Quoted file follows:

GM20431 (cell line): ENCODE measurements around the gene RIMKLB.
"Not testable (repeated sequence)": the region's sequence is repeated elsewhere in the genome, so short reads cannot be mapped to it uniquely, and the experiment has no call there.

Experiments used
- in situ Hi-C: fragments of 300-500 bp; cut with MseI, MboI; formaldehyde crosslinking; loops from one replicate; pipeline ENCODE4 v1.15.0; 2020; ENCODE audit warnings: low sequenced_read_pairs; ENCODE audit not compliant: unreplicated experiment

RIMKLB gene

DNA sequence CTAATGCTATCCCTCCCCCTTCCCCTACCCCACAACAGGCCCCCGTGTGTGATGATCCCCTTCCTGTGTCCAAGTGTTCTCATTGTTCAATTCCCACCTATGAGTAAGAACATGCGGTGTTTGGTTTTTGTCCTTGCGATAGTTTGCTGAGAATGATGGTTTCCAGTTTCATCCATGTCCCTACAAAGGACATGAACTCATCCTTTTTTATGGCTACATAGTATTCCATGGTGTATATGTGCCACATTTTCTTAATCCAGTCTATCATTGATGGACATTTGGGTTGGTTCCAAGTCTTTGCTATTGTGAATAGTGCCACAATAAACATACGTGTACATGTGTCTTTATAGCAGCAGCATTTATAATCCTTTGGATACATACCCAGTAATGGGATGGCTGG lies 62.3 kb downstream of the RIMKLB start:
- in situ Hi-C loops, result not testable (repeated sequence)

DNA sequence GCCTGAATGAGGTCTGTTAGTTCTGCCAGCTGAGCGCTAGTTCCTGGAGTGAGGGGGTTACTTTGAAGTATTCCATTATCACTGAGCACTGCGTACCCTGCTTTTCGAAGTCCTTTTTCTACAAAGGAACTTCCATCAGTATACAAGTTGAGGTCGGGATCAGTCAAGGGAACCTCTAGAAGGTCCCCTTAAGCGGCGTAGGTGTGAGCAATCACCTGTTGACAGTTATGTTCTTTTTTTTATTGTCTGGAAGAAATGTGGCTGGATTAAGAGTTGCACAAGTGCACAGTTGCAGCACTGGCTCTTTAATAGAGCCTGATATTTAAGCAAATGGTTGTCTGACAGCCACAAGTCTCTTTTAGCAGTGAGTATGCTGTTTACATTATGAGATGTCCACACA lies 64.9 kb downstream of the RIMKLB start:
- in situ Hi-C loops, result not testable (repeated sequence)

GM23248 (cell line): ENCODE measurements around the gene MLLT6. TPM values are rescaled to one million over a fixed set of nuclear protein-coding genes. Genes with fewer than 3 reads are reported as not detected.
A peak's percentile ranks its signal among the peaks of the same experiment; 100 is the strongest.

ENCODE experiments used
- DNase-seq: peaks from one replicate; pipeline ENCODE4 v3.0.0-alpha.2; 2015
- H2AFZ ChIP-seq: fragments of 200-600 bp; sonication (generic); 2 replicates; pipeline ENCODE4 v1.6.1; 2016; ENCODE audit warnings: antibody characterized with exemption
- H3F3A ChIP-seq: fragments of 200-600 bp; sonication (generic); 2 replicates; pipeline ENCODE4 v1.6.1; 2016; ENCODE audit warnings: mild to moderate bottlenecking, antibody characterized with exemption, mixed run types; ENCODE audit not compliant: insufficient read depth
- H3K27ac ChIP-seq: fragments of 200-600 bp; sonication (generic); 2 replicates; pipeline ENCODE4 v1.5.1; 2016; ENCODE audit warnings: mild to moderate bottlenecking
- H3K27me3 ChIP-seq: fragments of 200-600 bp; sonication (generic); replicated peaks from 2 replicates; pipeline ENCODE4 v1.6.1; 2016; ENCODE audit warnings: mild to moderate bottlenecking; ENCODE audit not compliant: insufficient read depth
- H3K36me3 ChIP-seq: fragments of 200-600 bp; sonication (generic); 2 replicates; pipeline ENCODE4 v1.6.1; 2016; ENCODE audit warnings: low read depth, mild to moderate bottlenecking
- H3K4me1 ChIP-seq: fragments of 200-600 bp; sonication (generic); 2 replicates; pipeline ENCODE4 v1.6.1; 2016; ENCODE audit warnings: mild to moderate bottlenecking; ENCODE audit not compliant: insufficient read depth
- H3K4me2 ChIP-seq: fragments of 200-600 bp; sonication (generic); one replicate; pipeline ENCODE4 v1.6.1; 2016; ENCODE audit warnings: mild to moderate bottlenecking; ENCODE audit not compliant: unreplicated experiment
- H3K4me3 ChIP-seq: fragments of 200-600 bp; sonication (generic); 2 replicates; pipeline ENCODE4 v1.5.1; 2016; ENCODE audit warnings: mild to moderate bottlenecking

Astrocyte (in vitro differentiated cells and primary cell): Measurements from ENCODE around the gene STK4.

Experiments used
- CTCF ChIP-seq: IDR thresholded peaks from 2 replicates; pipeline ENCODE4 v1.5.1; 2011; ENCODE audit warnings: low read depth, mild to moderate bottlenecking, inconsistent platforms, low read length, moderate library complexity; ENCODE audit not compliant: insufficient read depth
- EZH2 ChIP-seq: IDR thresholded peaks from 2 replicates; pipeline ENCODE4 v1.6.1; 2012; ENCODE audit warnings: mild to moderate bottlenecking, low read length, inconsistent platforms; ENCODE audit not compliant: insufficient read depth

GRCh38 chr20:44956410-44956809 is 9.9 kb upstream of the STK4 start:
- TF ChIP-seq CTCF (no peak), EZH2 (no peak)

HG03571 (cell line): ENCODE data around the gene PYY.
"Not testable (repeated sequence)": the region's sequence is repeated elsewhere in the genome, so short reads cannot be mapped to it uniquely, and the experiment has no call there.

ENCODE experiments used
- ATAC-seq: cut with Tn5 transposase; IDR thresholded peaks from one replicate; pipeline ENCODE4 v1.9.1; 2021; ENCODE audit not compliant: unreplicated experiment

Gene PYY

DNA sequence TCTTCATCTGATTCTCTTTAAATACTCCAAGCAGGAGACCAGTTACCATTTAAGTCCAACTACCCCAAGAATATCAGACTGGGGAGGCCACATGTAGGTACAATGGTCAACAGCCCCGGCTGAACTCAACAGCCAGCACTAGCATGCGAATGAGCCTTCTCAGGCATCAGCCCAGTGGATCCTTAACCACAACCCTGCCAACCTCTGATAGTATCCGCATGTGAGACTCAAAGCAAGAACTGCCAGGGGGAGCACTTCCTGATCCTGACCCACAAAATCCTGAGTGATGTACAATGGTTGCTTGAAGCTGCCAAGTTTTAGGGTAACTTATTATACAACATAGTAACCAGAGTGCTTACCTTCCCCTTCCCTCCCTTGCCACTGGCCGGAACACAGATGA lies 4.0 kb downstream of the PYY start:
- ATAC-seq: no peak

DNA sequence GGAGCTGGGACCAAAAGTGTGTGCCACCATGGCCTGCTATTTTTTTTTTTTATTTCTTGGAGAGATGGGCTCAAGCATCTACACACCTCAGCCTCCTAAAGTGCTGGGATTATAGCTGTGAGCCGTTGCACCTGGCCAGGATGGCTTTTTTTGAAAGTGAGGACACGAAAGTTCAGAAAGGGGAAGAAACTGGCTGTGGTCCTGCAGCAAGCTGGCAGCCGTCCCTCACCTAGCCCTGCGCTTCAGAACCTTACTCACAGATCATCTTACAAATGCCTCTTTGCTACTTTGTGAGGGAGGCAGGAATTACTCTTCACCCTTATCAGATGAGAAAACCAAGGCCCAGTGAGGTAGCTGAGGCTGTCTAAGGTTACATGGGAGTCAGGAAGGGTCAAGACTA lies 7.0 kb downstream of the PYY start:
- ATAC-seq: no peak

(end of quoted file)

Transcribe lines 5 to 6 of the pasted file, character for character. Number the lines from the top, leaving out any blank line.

RIMKLB gene

DNA sequence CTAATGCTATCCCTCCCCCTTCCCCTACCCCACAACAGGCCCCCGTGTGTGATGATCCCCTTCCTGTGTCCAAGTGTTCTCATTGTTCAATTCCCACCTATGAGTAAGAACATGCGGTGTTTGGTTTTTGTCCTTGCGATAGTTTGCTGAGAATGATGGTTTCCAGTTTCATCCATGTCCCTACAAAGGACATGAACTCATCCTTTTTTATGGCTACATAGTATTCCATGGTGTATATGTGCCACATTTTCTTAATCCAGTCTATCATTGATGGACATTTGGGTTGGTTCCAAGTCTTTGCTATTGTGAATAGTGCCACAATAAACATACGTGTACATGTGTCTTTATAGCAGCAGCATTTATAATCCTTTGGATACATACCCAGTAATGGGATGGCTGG lies 62.3 kb downstream of the RIMKLB start: